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Magma guide release announcement

January 29, 2020

By Vasilis Ververis, DATACTIVE

We are very pleased to announce you that the magma guide has been released.

What is the magma guide?

An open-licensed, collaborative repository that provides the first publicly available research framework for people working to measure information controls and online censorship activities. In it, users can find the resources they need to perform their research more effectively and efficiently.

It is available under the following website:

The content of the guide represents industry best practices, developed in consultation with networking researchers, activists, and technologists. And it’s evergreen, too–constantly updated with new content, resources, and tutorials. The host website is regularly updated and synced to a version control repository (Git) that can be used by members of the network measurements community to review, translate, and revise content of the guide.

If you or someone you know is able to provide such information, please get in touch with us or read on how you can directly contribute to the guide.

All content of the magma guide (unless otherwise mentioned) is licensed under a Creative Commons Attribution-ShareAlike 4.0 International License (CC BY-SA 4.0).

Many thanks to everyone who helped make the magma guide a reality.

You may use any of the communication channels (listed in contact page) to get in touch with us.


Vasilis Ververis is a research associate with DATACTIVE and a practitioner of the principles ~ undo / rebuild ~ the current centralization model of the internet. Their research deals with internet censorship and investigation of collateral damage via information controls and surveillance. Some recent affiliations: Humboldt-Universität zu Berlin, Germany; Universidade Estadual do Piaui, Brazil; University Institute of Lisbon, Portugal.

[BigDataSur] How Chilean activists used citizen-generated data to fight disinformation

by Tomás Dodds

For over 80 days now, and with no end in sight, Chile has been in the grip of waves of social protests and cultural manifestations with tens of thousands of demonstrators taking to the streets across the country. For many, the upsurge of this social outburst has its roots in a civil society rebelling against an uncaring economic and political elite that has ruled the country since its return to democracy in 1990. Mass protests were soon followed by a muddle of misinformation, both online and in the traditional press. In this blog post, I provide insights into how Chilean activists, including journalists, filmmakers, and demonstrators themselves, have started using citizen-generated data to fight media disinformation and the government’s attempts to conceal cases of human rights violations from the public.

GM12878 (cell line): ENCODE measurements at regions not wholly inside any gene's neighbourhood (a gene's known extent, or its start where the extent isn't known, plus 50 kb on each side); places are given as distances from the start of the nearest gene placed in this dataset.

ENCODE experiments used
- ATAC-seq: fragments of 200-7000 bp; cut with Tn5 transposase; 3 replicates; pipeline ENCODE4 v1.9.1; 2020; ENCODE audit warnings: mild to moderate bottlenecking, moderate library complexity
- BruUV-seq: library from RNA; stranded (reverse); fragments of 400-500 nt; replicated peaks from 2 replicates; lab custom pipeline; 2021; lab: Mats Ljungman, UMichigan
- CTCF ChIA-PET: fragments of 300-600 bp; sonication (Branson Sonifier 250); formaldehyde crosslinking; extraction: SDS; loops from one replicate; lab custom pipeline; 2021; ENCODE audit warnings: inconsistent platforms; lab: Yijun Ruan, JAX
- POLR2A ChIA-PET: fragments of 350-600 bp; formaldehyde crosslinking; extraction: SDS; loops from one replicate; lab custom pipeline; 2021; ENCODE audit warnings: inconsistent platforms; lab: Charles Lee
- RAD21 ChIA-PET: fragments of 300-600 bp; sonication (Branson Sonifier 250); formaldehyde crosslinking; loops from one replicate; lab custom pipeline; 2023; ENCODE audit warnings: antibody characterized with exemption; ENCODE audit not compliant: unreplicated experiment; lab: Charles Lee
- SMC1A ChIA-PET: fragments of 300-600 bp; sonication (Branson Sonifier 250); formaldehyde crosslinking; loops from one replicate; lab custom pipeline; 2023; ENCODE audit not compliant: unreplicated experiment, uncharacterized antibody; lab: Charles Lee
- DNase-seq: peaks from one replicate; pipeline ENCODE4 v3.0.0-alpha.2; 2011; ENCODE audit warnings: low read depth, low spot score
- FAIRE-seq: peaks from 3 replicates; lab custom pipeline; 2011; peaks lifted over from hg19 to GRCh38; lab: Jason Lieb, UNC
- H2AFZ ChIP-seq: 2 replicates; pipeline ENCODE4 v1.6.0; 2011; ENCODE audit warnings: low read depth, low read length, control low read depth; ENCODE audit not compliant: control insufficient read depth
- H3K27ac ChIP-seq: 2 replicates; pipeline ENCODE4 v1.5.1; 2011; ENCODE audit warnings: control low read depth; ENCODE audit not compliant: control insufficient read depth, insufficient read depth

The evening of October 18th 2019 saw how Chileans started to demand the end of a neoliberal-based economic system, perceived among citizens as the main cause for the social inequalities and political injustices that occurred in the country over the last decades. However, demonstrations were met with brutal police repression and several corroborated cases of human rights violations, including sexual torture. To this day, information gathered by national and international non-governmental organizations show at least that 26 people have died and more than 2.200 have been injured during the rallies.

Although I was raised in Chile, today I am living in Amsterdam. Therefore, I could only follow the news as any other Chilean abroad; online. I placed a screen in my room streaming in a loop the YouTube channels of the prime-time late-night news of major media outlets. During the day, I constantly checked different social media platforms like Facebook or Twitter, and from time to time I would get news and tips from friends and fellow journalists in the field over WhatsApp or Signal. Information started flooding every digital space available: a video posted on social media in the morning would have several different interpretations by that evening, and dissimilar explanations would be offered by experts across the entire media spectrum by night.

And this was only the start. Amidst the growing body of online videos and pictures showing evidence of excessive military force against demonstrators, Chilean President Sebastián Piñera sat in on a televised interview for CNN’s Oppenheimer Presenta where he claimed that many recordings circulating on social platforms like Facebook, Instagram, and Twitter have been either “misrepresenting events, or filmed outside of Chile.” The President effectively argued that many of these videos were clearly “fake news” disseminated by foreign governments seeking to destabilize the country, like those of Venezuela and Cuba. Although Piñera later backed down from his claims, substantial doubts were already planted in Chileans’ minds. How could the public be sure that the videos they were watching on their social networks were indeed real, contemporary, and locally filmed? How could someone prove that the images of soldiers shooting rubber bullets at unarmed civilians were not the result of a Castro-Chavista conspiracy, orchestrated by Venezuelan President Nicolás Maduro, as some tweets and posts seem to claim with a bewildering lack of doubt? How could these stories be corroborated when most of them were absent from the traditional media outlets’ agendas?